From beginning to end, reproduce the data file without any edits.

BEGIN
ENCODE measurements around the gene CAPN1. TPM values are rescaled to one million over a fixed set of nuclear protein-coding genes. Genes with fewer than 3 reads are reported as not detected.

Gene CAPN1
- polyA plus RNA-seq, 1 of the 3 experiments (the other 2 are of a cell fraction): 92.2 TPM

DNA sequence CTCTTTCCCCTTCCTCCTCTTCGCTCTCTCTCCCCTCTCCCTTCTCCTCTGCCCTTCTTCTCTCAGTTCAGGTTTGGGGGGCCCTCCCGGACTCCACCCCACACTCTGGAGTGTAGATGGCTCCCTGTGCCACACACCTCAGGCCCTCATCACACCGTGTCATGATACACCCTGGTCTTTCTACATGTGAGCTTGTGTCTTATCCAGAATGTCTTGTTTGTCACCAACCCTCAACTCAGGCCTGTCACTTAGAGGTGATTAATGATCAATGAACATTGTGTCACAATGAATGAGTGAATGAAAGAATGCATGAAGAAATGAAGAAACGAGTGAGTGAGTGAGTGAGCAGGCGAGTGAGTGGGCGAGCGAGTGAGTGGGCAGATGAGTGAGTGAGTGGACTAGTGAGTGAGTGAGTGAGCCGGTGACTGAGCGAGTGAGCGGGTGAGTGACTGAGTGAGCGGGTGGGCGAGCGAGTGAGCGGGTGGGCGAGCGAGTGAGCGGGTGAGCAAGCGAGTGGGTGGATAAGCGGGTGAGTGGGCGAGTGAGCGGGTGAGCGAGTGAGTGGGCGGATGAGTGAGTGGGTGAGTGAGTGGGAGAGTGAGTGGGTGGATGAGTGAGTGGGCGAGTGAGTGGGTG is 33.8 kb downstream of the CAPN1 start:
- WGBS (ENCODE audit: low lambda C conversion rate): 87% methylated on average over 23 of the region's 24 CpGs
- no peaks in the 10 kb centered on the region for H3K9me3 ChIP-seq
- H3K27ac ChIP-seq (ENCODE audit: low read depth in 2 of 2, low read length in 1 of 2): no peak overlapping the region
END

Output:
ENCODE measurements around the gene CAPN1. TPM values are rescaled to one million over a fixed set of nuclear protein-coding genes. Genes with fewer than 3 reads are reported as not detected.

Gene CAPN1
- polyA plus RNA-seq, 1 of the 3 experiments (the other 2 are of a cell fraction): 92.2 TPM

DNA sequence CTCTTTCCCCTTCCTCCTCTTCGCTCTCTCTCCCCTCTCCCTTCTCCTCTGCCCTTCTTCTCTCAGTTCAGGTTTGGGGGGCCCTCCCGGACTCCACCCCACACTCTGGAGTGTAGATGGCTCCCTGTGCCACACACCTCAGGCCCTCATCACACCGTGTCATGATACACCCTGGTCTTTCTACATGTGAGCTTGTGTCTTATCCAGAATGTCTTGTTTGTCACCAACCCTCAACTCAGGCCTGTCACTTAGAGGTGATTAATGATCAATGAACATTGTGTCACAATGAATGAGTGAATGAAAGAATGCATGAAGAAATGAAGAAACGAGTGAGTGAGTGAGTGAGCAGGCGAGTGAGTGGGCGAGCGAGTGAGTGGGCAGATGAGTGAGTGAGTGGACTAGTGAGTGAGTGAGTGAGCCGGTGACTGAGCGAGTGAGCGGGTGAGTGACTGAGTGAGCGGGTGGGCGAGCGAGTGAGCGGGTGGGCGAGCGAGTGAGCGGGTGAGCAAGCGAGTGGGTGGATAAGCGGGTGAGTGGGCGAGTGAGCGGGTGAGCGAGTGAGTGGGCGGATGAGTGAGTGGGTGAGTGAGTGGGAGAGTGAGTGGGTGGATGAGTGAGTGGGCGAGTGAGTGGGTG is 33.8 kb downstream of the CAPN1 start:
- WGBS (ENCODE audit: low lambda C conversion rate): 87% methylated on average over 23 of the region's 24 CpGs
- no peaks in the 10 kb centered on the region for H3K9me3 ChIP-seq
- H3K27ac ChIP-seq (ENCODE audit: low read depth in 2 of 2, low read length in 1 of 2): no peak overlapping the region